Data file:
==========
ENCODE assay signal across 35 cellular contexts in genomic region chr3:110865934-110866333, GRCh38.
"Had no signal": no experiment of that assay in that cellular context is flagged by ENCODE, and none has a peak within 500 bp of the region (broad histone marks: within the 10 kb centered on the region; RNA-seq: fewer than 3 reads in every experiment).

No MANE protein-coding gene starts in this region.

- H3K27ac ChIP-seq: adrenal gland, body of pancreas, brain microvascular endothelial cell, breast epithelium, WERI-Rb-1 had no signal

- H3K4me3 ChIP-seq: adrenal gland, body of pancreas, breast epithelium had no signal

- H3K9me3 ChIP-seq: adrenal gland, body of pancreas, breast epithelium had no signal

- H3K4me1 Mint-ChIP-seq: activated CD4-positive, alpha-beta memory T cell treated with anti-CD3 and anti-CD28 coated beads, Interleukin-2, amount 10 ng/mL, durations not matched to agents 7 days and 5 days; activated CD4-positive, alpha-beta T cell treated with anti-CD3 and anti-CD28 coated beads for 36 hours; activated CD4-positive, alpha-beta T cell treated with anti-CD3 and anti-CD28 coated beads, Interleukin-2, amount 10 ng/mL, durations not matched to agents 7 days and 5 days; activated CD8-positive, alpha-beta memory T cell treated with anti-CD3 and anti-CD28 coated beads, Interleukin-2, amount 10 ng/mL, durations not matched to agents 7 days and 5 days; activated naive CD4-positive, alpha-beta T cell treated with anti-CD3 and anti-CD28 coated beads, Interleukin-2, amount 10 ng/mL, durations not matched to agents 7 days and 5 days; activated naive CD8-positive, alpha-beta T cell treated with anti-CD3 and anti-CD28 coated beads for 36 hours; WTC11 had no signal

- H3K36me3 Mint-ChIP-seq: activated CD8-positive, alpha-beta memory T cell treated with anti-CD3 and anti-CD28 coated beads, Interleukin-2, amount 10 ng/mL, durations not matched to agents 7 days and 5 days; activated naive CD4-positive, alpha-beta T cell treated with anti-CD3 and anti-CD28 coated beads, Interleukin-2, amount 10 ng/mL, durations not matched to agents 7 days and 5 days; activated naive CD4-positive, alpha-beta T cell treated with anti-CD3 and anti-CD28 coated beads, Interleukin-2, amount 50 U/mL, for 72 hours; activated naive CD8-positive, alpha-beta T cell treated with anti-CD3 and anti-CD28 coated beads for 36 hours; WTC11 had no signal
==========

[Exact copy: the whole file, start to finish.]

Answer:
ENCODE assay signal across 35 cellular contexts in genomic region chr3:110865934-110866333, GRCh38.
"Had no signal": no experiment of that assay in that cellular context is flagged by ENCODE, and none has a peak within 500 bp of the region (broad histone marks: within the 10 kb centered on the region; RNA-seq: fewer than 3 reads in every experiment).

No MANE protein-coding gene starts in this region.

- H3K27ac ChIP-seq: adrenal gland, body of pancreas, brain microvascular endothelial cell, breast epithelium, WERI-Rb-1 had no signal

- H3K4me3 ChIP-seq: adrenal gland, body of pancreas, breast epithelium had no signal

- H3K9me3 ChIP-seq: adrenal gland, body of pancreas, breast epithelium had no signal

- H3K4me1 Mint-ChIP-seq: activated CD4-positive, alpha-beta memory T cell treated with anti-CD3 and anti-CD28 coated beads, Interleukin-2, amount 10 ng/mL, durations not matched to agents 7 days and 5 days; activated CD4-positive, alpha-beta T cell treated with anti-CD3 and anti-CD28 coated beads for 36 hours; activated CD4-positive, alpha-beta T cell treated with anti-CD3 and anti-CD28 coated beads, Interleukin-2, amount 10 ng/mL, durations not matched to agents 7 days and 5 days; activated CD8-positive, alpha-beta memory T cell treated with anti-CD3 and anti-CD28 coated beads, Interleukin-2, amount 10 ng/mL, durations not matched to agents 7 days and 5 days; activated naive CD4-positive, alpha-beta T cell treated with anti-CD3 and anti-CD28 coated beads, Interleukin-2, amount 10 ng/mL, durations not matched to agents 7 days and 5 days; activated naive CD8-positive, alpha-beta T cell treated with anti-CD3 and anti-CD28 coated beads for 36 hours; WTC11 had no signal

- H3K36me3 Mint-ChIP-seq: activated CD8-positive, alpha-beta memory T cell treated with anti-CD3 and anti-CD28 coated beads, Interleukin-2, amount 10 ng/mL, durations not matched to agents 7 days and 5 days; activated naive CD4-positive, alpha-beta T cell treated with anti-CD3 and anti-CD28 coated beads, Interleukin-2, amount 10 ng/mL, durations not matched to agents 7 days and 5 days; activated naive CD4-positive, alpha-beta T cell treated with anti-CD3 and anti-CD28 coated beads, Interleukin-2, amount 50 U/mL, for 72 hours; activated naive CD8-positive, alpha-beta T cell treated with anti-CD3 and anti-CD28 coated beads for 36 hours; WTC11 had no signal